Suffolk's smallest school is closed

THE bell rang for the final time at Suffolk's smallest school yesterday when it permanently closed its doors three months ahead of schedule.With just 16 pupils left on the register, Suffolk County Council decided to close Gazeley Primary School, near Newmarket, despite a spirited campaign by local residents to save it.

THE bell rang for the final time at Suffolk's smallest school yesterday when it permanently closed its doors three months ahead of schedule.

With just 16 pupils left on the register, Suffolk County Council decided to close Gazeley Primary School, near Newmarket, despite a spirited campaign by local residents to save it.

The school was given until the end of the summer term in July, but yesterday afternoon there were tears of sadness as teachers and pupils bid a fond farewell to each other at the end of their last school day together.

The impromptu closure came about after the announcement that teacher Claire Harding would leave this week. Parents of children at the school decided that they did not want their children to change teacher twice so moved them out sooner than expected.


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Acting headteacher Anne O'Connell, who will be taking over at a school in Woolpit, said: “The parents felt it was in the best interest of their children to move them now so they could get used to their new schools in time for the September term.

“Some of the children have already been spending time at their new schools. The quickness of the move was unforeseen but I think it is better for them in the long run.”

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Nine pupils from Gazeley are transferring to Moulton Primary School, three to St Edmunds school in Bury St Edmunds, three to a school at RAF Lakenheath, and one to a Thetford school.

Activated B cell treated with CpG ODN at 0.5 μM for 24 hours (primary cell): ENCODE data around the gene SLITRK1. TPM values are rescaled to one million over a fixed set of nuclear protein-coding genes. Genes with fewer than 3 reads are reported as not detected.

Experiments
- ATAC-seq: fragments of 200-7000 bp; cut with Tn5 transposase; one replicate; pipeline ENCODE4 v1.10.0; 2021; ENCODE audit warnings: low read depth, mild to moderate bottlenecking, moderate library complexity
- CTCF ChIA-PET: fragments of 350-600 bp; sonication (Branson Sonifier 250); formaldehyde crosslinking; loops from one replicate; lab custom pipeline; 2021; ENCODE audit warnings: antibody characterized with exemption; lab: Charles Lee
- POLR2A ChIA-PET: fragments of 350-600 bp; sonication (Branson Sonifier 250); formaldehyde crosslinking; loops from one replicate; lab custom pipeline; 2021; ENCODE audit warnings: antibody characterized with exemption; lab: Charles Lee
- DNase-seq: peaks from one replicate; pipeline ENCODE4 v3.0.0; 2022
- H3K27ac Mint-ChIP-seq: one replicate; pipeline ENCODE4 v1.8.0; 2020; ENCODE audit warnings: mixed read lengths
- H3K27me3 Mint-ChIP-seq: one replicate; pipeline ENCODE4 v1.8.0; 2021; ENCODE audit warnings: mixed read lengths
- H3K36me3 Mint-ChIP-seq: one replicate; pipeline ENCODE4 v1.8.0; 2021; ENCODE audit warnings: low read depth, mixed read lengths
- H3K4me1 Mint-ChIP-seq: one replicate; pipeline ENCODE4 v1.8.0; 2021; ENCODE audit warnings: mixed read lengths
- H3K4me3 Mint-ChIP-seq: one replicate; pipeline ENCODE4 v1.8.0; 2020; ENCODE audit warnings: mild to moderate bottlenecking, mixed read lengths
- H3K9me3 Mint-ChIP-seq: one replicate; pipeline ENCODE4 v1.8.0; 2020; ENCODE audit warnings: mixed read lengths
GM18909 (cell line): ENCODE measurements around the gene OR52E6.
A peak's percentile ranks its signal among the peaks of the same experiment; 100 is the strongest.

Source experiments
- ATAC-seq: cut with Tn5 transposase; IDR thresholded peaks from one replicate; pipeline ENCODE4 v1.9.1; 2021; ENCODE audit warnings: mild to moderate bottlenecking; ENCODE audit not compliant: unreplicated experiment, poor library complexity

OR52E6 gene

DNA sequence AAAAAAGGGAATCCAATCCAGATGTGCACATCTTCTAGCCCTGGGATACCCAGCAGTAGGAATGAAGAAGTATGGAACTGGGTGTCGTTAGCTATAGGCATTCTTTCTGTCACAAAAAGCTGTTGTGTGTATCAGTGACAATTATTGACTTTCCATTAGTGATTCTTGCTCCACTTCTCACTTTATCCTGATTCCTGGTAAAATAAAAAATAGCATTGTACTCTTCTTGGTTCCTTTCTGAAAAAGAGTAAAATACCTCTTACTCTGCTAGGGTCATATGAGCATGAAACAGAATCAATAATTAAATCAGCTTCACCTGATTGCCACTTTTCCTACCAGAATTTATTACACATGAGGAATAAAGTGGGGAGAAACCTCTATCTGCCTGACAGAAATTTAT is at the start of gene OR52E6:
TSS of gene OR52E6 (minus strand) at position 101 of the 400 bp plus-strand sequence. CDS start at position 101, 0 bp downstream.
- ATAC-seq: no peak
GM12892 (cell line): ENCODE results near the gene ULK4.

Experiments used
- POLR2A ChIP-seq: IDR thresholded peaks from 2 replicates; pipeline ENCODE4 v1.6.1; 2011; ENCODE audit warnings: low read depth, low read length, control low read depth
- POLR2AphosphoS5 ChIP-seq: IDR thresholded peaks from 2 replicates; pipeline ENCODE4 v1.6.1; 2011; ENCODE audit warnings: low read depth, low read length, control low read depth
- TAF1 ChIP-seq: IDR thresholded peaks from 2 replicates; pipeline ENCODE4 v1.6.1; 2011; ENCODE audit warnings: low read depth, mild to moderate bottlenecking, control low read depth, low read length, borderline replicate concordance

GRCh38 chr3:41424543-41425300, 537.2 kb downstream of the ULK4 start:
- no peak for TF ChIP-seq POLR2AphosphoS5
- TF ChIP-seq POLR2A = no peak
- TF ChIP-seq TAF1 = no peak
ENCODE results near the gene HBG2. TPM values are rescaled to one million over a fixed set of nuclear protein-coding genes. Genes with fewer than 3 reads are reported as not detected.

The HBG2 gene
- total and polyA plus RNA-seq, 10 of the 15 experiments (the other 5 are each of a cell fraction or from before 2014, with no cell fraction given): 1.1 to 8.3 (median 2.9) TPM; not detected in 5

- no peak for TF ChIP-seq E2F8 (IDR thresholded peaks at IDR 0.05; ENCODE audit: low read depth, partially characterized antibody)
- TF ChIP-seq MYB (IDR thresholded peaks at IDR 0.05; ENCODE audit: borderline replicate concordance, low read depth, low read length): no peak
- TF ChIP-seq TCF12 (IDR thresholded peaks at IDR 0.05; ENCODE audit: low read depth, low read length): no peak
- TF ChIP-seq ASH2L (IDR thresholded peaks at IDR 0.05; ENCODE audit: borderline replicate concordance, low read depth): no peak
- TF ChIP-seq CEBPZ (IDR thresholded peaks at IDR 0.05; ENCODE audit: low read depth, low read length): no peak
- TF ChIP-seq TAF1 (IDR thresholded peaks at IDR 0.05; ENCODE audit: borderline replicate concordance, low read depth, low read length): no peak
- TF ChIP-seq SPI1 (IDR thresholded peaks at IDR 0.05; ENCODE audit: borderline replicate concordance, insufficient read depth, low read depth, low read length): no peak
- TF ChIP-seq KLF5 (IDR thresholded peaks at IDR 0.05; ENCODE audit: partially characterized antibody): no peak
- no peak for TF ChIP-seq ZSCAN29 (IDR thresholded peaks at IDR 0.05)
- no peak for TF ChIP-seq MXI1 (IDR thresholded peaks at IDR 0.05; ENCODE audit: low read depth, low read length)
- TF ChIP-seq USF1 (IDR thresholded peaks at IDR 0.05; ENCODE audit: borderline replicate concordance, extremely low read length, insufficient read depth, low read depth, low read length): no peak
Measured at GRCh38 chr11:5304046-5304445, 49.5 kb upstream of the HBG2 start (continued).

Mrs O'Connell said: “Everyone is very sad about the school closing but we knew that with so few pupils its future was never going to look good.

“It was very difficult for everyone involved when we began to go through the process of closing but we have gradually been packing our things and now the children and parents are happy to move.”

When the announcement was made last year that the school's future was in jeopardy due to falling standards and decreasing numbers, residents campaigned to save what they described as “the heart of the village”.

However, last month school governors decided the uncertainty surrounding it was unfair on parents and pupils, so they agreed to recommend to the county council the primary school should close.

The school building will remain open until its official closing date on August 31, and will be run on skeletal staff who will tie up the administration side of the shut-down.

During their last few days at school pupils enjoyed a trip to London to see the West End show Chitty Chitty Bang Bang, and an Easter activities day.

On Wednesday, pupils took part in a unique assembly to mark the closure, which was attended by more than 50 people including, governors, friends of the school and parents.

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